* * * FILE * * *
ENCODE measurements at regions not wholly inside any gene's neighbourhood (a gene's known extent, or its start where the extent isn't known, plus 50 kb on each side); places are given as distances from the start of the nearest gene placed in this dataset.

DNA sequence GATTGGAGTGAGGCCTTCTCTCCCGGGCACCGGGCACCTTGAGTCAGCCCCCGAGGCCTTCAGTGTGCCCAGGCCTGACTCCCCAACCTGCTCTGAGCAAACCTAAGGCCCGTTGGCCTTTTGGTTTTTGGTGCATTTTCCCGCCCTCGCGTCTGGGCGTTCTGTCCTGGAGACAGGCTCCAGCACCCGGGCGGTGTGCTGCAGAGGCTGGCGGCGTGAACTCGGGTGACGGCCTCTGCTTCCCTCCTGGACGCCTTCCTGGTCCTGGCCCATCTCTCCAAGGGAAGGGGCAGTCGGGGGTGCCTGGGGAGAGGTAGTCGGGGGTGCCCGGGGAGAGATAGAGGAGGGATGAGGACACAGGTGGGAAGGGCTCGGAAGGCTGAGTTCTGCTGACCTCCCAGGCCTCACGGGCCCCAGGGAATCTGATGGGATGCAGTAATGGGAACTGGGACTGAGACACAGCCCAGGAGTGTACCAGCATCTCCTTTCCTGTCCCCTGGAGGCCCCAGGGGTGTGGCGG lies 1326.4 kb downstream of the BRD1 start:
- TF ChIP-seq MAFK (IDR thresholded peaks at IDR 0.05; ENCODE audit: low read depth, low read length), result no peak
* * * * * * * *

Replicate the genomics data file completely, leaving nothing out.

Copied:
ENCODE measurements at regions not wholly inside any gene's neighbourhood (a gene's known extent, or its start where the extent isn't known, plus 50 kb on each side); places are given as distances from the start of the nearest gene placed in this dataset.

DNA sequence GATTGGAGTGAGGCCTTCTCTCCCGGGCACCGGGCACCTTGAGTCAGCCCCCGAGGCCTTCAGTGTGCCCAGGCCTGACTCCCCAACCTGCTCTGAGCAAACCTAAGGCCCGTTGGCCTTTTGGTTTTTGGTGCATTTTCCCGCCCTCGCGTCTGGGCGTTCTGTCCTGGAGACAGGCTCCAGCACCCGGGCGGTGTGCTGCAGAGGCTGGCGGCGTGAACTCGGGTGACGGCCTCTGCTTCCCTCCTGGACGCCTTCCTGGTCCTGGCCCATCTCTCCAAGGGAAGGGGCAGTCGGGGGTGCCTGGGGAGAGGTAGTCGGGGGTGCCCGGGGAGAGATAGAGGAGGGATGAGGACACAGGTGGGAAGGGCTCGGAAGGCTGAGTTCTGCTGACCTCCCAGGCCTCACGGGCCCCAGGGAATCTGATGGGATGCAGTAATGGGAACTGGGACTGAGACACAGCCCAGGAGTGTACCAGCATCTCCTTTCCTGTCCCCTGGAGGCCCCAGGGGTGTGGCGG lies 1326.4 kb downstream of the BRD1 start:
- TF ChIP-seq MAFK (IDR thresholded peaks at IDR 0.05; ENCODE audit: low read depth, low read length), result no peak